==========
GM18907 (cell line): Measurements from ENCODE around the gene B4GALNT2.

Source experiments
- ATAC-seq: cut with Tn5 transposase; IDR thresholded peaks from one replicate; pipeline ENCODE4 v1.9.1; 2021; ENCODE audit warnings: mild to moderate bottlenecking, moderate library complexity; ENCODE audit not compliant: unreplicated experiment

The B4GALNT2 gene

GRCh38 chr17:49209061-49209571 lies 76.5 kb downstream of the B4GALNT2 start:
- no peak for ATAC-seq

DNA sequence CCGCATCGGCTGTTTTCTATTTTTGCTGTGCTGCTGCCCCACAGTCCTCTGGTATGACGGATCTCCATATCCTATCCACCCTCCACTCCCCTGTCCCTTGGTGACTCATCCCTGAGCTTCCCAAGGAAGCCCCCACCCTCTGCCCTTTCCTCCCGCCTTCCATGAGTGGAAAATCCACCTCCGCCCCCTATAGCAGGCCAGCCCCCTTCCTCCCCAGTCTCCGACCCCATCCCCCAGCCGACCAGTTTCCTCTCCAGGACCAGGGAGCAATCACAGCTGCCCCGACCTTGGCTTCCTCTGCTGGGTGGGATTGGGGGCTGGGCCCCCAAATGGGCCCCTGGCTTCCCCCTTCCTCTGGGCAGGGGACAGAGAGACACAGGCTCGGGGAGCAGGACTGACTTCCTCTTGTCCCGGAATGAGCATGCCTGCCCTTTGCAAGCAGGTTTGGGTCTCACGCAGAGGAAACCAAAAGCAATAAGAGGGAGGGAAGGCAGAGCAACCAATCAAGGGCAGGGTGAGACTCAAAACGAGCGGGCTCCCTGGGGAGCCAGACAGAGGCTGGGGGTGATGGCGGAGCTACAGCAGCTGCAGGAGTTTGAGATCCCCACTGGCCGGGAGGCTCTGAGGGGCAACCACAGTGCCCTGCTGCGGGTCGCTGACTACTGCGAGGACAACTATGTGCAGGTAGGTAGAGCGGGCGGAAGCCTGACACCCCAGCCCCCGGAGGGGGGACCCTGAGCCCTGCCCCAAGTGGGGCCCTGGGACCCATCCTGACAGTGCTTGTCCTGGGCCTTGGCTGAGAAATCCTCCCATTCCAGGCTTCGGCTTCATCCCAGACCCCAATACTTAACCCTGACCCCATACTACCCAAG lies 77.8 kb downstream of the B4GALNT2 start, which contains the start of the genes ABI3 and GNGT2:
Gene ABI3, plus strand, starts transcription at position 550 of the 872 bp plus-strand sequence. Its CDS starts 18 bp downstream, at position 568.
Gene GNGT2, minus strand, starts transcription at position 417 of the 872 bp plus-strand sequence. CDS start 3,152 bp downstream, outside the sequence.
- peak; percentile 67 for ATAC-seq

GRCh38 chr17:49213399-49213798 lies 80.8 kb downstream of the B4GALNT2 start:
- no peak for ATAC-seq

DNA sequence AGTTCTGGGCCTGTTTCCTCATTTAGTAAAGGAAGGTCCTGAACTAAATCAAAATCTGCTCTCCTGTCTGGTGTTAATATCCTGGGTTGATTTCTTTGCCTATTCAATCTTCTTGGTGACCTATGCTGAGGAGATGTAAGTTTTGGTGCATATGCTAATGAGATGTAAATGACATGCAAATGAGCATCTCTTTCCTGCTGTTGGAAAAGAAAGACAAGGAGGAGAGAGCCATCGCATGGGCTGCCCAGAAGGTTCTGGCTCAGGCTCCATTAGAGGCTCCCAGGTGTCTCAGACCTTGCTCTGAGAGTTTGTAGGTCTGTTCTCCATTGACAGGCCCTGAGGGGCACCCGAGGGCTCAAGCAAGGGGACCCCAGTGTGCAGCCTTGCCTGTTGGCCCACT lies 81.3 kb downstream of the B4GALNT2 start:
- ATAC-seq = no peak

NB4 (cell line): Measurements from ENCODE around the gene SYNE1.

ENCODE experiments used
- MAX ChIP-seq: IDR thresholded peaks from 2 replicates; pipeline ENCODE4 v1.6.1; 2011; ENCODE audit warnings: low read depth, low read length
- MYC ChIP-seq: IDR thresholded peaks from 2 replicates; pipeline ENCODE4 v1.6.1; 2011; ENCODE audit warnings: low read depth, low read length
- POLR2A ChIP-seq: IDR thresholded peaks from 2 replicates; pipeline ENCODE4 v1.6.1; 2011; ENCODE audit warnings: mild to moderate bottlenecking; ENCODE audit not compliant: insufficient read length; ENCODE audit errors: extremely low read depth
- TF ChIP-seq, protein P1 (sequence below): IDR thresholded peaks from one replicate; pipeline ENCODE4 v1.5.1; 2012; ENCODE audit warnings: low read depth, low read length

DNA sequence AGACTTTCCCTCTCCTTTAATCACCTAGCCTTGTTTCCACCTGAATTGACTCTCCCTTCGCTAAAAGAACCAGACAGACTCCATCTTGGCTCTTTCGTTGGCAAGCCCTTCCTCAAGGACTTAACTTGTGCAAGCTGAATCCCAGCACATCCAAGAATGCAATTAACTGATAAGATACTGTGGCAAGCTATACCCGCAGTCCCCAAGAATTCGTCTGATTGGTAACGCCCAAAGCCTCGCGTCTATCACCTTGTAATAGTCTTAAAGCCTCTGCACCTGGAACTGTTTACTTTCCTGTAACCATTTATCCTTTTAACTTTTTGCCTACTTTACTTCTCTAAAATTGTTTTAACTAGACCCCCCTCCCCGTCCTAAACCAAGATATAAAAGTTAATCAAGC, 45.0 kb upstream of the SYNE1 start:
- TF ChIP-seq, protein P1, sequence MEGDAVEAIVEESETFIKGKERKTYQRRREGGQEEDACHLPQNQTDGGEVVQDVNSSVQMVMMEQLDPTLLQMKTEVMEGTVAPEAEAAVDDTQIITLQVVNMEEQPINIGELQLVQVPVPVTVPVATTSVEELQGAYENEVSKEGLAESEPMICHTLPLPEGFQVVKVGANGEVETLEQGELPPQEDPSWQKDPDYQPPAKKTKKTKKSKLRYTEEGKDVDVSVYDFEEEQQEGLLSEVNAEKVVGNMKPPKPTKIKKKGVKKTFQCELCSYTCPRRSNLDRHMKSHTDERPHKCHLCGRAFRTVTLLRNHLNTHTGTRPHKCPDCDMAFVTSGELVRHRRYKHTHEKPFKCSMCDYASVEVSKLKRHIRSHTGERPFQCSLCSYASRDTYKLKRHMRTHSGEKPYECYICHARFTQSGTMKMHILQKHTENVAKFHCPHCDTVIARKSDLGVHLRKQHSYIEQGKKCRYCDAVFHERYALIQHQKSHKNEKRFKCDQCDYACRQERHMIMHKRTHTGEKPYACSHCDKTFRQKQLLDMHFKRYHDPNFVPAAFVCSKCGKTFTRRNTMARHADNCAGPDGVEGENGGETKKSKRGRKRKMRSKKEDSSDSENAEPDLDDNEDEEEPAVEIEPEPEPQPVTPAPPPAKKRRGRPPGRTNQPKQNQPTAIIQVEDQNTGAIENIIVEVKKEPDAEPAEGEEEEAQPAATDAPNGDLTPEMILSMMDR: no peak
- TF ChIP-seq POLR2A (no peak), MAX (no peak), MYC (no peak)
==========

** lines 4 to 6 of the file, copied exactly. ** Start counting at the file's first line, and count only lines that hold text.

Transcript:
The B4GALNT2 gene

GRCh38 chr17:49209061-49209571 lies 76.5 kb downstream of the B4GALNT2 start:
- no peak for ATAC-seq